Such was the impact Brian Howard made for Dublin last year, it’s easy to forget that 2018 was his first proper year on the senior squad.
The Raheny man slotted perfectly into their lethal forward unit and displayed skills and abilities that we are used to seeing from some of Dublin’s older, more experienced brigade.
It’s no wonder that at the start of 2018, Diarmuid Connolly earmarked Howard as one to watch and the 21-year-old backed up his statement, making Connolly’s old jersey his own.
Naturally, Howard was delighted by the vote of confidence from an “icon” of the game but staying true to form, he didn’t let the comment phase him.
“Diarmuid Connolly is such a massive player in Gaelic over the last number of years. I heard that, there was no added pressure from it, I didn’t feel it anyway – it was nice to hear from such an icon of the game.
“To hear that, not only does he know who you are, but also that he sees something in you. It did, it gave me a confidence boost to hear it from him.”
Given his talent, you would imagine that Howard dedicated the majority of his teenage years to the sport but in reality, he credits a number of different sports with developing his skill-set.
“When I was in school I played a lot of basketball, a good bit of rugby, soccer, hurling and, obviously, Gaelic. But my heart was always in Gaelic so at U-16s I gave up hurling because I wanted to focus solely on the Gaelic.
“You hear of a lot of teams doing basketball training in the pre-season to get the hand-eye coordination and it has a massive effect. There’s a lot you can learn from basketball.”
One skill in particular that he has become synonymous with is side-stepping his opponents, leaving them frozen to the spot, dazed and confused.
Howard insists that it is not something he works on, crediting rugby for drawing out the natural skill, but reveals that there are other areas that he is developing, an admission that is sure to spark fear in his opponents.
“The thing is, I don’t even know what I’m going to do. If the defender can read it, fair enough but it was never something I worked specifically on, it was something that I always knew I had but I never know when I’m going to do it or use it up until the last second really.
“It’s not something that I’ve really worked on, there are a few other things I can do but I mightn’t have shown them yet.”
Despite his obvious maturity, both on and off the field, Howard admits that his first outing in the blue jersey was a nerve-wracking experience while he can clearly recall his first introduction to the senior dressing room.
“I remember it very well. On one side was Johnny Cooper and on the other was Ciaran Kilkenny, they were like heroes of mine growing up – as were the rest of the team – so sitting around, looking at them, it was so surreal, the whole experience but from day one, the lads were welcoming me into the team.
“My first League start was against Kildare and I was obviously nervous in Croke Park for my first proper game starting there, but from on my confidence built and I learned by picking up little tricks from the other lads.
“I just kept developing, getting more confident. And Jim Gavin, he’s a real man for if you’re playing well then you’ll get an opportunity, and, thankfully, I took mine when I went out against Kildare.”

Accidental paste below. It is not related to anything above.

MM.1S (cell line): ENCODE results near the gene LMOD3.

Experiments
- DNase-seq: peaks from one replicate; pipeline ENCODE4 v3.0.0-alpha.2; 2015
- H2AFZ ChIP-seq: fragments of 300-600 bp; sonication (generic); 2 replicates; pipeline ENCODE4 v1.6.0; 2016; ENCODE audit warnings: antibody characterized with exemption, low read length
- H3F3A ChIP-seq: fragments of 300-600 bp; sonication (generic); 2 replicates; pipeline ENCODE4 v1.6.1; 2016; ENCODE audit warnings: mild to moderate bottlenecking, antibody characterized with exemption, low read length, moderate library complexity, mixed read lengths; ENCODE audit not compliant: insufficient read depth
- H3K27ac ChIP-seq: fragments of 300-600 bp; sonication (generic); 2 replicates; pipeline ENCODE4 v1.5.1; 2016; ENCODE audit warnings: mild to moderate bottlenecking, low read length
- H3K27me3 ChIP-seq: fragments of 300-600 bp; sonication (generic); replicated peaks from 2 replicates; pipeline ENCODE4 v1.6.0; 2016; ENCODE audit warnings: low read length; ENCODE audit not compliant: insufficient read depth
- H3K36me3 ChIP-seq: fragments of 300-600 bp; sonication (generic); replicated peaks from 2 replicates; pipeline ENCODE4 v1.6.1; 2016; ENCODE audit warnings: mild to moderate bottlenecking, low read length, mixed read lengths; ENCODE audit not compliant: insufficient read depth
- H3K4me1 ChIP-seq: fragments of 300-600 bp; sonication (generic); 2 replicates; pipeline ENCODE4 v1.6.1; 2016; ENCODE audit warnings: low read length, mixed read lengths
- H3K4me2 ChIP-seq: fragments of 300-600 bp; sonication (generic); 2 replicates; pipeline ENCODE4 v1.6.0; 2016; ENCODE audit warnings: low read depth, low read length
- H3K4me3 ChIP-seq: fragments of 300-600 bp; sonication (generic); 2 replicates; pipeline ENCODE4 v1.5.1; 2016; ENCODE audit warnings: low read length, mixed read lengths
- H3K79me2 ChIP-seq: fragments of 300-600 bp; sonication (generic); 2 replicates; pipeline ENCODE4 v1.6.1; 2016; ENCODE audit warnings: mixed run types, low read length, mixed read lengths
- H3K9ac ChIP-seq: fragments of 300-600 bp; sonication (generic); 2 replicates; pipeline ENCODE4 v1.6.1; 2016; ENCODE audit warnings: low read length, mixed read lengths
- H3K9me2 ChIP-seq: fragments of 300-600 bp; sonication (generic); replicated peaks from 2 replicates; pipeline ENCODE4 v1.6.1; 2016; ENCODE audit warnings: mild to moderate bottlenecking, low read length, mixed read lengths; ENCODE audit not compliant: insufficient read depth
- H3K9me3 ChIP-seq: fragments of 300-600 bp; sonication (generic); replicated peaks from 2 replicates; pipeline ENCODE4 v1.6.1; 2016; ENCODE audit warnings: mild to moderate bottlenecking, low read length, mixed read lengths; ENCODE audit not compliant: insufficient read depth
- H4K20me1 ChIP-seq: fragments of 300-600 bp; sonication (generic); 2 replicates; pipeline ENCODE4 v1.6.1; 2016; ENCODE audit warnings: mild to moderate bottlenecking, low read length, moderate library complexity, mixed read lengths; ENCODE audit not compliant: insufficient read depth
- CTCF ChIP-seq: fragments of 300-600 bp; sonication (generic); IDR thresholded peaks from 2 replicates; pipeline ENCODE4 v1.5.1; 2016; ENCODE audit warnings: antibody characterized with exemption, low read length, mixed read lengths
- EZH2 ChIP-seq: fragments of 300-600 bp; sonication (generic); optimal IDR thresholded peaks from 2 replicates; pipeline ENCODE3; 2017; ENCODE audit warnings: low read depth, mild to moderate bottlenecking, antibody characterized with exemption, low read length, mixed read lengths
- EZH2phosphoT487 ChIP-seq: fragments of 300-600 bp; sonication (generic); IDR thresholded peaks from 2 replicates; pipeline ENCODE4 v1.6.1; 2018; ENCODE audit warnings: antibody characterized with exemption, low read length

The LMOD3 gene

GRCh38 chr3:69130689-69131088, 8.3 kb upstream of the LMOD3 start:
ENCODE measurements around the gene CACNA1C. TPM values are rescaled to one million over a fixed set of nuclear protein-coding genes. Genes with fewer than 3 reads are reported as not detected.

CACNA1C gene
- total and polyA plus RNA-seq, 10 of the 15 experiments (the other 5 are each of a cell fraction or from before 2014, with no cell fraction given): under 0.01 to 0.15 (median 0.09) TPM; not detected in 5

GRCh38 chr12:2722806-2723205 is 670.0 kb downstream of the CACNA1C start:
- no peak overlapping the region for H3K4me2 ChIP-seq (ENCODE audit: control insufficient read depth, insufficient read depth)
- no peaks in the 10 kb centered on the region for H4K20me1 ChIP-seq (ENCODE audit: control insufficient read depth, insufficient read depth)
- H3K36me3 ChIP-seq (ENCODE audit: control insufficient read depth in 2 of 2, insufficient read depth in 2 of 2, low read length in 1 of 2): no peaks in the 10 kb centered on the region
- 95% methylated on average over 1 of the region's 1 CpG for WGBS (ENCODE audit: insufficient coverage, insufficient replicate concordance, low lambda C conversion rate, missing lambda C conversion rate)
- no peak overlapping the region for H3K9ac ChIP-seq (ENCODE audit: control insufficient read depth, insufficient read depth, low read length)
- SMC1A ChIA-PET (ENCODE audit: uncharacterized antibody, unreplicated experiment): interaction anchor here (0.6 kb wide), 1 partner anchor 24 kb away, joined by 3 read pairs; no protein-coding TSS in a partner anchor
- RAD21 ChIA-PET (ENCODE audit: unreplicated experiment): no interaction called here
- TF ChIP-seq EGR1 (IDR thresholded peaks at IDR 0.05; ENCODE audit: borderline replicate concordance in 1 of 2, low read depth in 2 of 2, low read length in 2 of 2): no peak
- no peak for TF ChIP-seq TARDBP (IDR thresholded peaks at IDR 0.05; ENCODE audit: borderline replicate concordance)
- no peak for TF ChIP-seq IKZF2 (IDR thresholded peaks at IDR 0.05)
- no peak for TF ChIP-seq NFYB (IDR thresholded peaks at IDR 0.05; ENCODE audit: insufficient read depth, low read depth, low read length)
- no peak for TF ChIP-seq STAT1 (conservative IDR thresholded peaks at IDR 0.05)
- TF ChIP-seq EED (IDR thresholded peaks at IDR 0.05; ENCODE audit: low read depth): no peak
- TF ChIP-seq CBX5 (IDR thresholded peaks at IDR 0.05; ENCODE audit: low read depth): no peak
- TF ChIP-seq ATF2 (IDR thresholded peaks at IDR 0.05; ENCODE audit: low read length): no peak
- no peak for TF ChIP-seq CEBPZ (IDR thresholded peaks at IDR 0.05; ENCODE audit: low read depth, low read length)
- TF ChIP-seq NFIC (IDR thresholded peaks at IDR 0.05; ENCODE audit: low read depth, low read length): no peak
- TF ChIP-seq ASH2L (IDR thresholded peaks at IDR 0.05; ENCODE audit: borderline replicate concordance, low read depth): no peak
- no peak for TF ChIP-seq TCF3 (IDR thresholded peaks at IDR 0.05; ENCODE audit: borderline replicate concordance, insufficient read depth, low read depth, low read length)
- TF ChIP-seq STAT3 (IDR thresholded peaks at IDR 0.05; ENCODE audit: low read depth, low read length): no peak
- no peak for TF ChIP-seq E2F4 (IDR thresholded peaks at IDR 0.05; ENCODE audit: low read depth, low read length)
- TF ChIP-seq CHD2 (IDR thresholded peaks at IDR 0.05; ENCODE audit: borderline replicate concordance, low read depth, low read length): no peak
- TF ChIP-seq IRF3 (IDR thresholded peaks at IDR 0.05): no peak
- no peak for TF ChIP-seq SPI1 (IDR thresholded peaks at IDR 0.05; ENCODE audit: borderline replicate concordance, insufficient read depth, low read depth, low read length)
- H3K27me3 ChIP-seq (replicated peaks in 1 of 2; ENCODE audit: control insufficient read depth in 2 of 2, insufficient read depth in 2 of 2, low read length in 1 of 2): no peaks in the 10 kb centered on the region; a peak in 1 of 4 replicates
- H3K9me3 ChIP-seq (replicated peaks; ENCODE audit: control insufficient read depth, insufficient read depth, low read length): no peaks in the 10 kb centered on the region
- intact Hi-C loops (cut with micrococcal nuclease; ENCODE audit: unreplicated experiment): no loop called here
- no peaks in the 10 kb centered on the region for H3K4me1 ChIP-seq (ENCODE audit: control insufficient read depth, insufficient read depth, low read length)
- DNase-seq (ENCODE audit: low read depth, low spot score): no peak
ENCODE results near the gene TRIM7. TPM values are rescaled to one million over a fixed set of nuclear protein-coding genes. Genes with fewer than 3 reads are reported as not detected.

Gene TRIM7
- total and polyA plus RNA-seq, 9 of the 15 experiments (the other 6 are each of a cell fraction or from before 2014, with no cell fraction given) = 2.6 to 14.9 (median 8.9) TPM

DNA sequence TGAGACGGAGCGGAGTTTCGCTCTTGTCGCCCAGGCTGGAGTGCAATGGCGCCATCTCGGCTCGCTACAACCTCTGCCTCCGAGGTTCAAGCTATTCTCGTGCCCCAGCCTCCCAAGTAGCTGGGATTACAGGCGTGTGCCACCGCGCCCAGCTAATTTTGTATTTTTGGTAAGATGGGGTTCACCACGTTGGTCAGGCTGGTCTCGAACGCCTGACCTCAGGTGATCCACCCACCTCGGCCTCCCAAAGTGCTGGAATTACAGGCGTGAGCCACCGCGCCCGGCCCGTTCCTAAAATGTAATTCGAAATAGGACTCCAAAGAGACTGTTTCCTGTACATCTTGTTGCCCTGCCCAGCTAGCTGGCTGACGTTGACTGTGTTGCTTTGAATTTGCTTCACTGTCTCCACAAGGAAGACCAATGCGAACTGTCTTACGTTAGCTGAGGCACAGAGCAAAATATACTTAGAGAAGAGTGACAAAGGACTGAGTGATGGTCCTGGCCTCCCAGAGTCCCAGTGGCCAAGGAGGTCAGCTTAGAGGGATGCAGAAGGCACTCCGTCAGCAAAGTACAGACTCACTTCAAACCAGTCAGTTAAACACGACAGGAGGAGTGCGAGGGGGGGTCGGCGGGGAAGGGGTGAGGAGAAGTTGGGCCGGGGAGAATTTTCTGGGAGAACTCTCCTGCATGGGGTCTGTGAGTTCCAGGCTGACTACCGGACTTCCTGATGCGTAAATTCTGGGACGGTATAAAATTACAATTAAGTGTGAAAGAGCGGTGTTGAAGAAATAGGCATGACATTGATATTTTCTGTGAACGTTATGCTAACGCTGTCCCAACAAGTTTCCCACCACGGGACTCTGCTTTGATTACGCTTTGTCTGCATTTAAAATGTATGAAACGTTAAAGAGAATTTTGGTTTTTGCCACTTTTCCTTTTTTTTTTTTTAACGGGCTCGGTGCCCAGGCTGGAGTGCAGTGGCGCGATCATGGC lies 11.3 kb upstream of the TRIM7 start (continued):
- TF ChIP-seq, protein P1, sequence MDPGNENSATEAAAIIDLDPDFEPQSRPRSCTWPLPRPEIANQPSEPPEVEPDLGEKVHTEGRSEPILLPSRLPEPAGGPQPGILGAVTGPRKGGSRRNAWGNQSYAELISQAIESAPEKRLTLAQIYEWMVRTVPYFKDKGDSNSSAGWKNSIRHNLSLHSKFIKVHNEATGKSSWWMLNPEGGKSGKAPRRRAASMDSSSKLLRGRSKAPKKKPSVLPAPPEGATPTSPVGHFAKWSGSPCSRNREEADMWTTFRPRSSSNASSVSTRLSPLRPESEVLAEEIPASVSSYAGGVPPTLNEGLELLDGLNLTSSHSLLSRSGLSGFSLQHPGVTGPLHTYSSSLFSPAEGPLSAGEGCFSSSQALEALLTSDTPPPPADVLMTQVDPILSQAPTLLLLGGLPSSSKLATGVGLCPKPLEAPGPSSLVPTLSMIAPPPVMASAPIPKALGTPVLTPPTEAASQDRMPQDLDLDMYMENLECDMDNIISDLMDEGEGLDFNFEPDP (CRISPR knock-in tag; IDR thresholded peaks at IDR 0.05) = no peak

A major factor for helping him to settle in was the presence of club teammate, Brian Fenton, who Howard had always looked up to and the duo quickly developed a tight friendship.
“Having Brian Fenton there, he was a sort of a mentor for me coming through right from when I got called in 2017 right the way through and he still is to this day.
“He’s a great friend of mine, one of my best friends, and that made the transition from U-21s to senior very easy for me because he’d give me advice and tell me what to expect from training sessions and how to go about everything. “
In a special moment for the Raheny club, both Howard and Fenton collected All-Star awards in 2018 with the latter also being named Footballer of the Year.
“It was a big deal in the club. It’s not every day that there’s two All-Stars, let alone in the same position. It’s a great honour for us individually and, as a club, it’s a good reward.”
Often when a player has such an eye-catching emerging season, there is an expectation on him or her to maintain, and improve that standard. There’s also a target put on their backs by other teams.
Howard feels no such pressure from the outside world, but internally, he is driven to keep developing as a player. With a long career ahead of him, it’s almost intimidating to think how good he could become.
“There’s obviously attention, other teams know that I had a good year last year, whether it’s the same this year, who knows yet?
“There’s no extra pressure put on me this year, I just have to keep developing my skills, I’ve a lot to work on and hopefully, I’ll just keep doing it.”
Dublin footballer Brian Howard will be speaking at the upcoming AIB Future Sparks Festival 2019, taking place in the RDS on 14th March. AIB Future Sparks Festival brings together the best in Irish business, sport, entrepreneurship and technology to inspire over 7,500+ second-level students for their futures through a range of inspirational talks and panel discussions.